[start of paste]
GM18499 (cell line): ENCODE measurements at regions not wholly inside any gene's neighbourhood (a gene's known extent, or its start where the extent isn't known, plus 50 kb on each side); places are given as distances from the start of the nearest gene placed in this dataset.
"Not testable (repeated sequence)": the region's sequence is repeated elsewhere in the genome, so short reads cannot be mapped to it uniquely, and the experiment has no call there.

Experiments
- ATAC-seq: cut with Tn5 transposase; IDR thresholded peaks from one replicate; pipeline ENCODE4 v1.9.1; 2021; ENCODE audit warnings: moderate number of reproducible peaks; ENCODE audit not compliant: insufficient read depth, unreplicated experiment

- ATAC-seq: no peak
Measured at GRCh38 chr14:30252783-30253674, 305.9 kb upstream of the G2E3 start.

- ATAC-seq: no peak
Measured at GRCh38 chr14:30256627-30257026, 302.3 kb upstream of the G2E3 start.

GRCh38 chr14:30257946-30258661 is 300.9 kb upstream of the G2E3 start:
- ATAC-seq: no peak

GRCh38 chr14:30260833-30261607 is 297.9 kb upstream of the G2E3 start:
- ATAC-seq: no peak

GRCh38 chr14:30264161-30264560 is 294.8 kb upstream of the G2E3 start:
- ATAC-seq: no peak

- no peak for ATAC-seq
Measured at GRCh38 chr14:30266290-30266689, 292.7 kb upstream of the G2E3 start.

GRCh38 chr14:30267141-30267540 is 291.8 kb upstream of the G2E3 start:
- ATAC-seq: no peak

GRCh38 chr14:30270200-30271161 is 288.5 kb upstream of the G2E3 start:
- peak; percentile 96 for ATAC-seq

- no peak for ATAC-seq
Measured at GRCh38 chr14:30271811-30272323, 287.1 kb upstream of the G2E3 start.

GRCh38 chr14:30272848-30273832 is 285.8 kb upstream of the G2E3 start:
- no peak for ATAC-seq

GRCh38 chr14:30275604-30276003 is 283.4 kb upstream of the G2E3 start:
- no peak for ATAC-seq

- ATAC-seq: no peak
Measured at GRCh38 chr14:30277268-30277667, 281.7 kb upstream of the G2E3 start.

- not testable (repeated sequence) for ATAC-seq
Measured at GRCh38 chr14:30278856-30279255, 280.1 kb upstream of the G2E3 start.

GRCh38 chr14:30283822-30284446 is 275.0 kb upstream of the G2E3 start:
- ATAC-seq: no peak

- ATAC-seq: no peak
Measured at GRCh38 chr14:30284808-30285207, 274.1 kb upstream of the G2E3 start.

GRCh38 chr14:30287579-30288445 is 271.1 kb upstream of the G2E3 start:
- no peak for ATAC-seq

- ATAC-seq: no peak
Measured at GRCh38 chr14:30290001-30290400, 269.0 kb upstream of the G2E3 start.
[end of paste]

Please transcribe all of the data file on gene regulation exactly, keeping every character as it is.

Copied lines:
GM18499 (cell line): ENCODE measurements at regions not wholly inside any gene's neighbourhood (a gene's known extent, or its start where the extent isn't known, plus 50 kb on each side); places are given as distances from the start of the nearest gene placed in this dataset.
"Not testable (repeated sequence)": the region's sequence is repeated elsewhere in the genome, so short reads cannot be mapped to it uniquely, and the experiment has no call there.

Experiments
- ATAC-seq: cut with Tn5 transposase; IDR thresholded peaks from one replicate; pipeline ENCODE4 v1.9.1; 2021; ENCODE audit warnings: moderate number of reproducible peaks; ENCODE audit not compliant: insufficient read depth, unreplicated experiment

- ATAC-seq: no peak
Measured at GRCh38 chr14:30252783-30253674, 305.9 kb upstream of the G2E3 start.

- ATAC-seq: no peak
Measured at GRCh38 chr14:30256627-30257026, 302.3 kb upstream of the G2E3 start.

GRCh38 chr14:30257946-30258661 is 300.9 kb upstream of the G2E3 start:
- ATAC-seq: no peak

GRCh38 chr14:30260833-30261607 is 297.9 kb upstream of the G2E3 start:
- ATAC-seq: no peak

GRCh38 chr14:30264161-30264560 is 294.8 kb upstream of the G2E3 start:
- ATAC-seq: no peak

- no peak for ATAC-seq
Measured at GRCh38 chr14:30266290-30266689, 292.7 kb upstream of the G2E3 start.

GRCh38 chr14:30267141-30267540 is 291.8 kb upstream of the G2E3 start:
- ATAC-seq: no peak

GRCh38 chr14:30270200-30271161 is 288.5 kb upstream of the G2E3 start:
- peak; percentile 96 for ATAC-seq

- no peak for ATAC-seq
Measured at GRCh38 chr14:30271811-30272323, 287.1 kb upstream of the G2E3 start.

GRCh38 chr14:30272848-30273832 is 285.8 kb upstream of the G2E3 start:
- no peak for ATAC-seq

GRCh38 chr14:30275604-30276003 is 283.4 kb upstream of the G2E3 start:
- no peak for ATAC-seq

- ATAC-seq: no peak
Measured at GRCh38 chr14:30277268-30277667, 281.7 kb upstream of the G2E3 start.

- not testable (repeated sequence) for ATAC-seq
Measured at GRCh38 chr14:30278856-30279255, 280.1 kb upstream of the G2E3 start.

GRCh38 chr14:30283822-30284446 is 275.0 kb upstream of the G2E3 start:
- ATAC-seq: no peak

- ATAC-seq: no peak
Measured at GRCh38 chr14:30284808-30285207, 274.1 kb upstream of the G2E3 start.

GRCh38 chr14:30287579-30288445 is 271.1 kb upstream of the G2E3 start:
- no peak for ATAC-seq

- ATAC-seq: no peak
Measured at GRCh38 chr14:30290001-30290400, 269.0 kb upstream of the G2E3 start.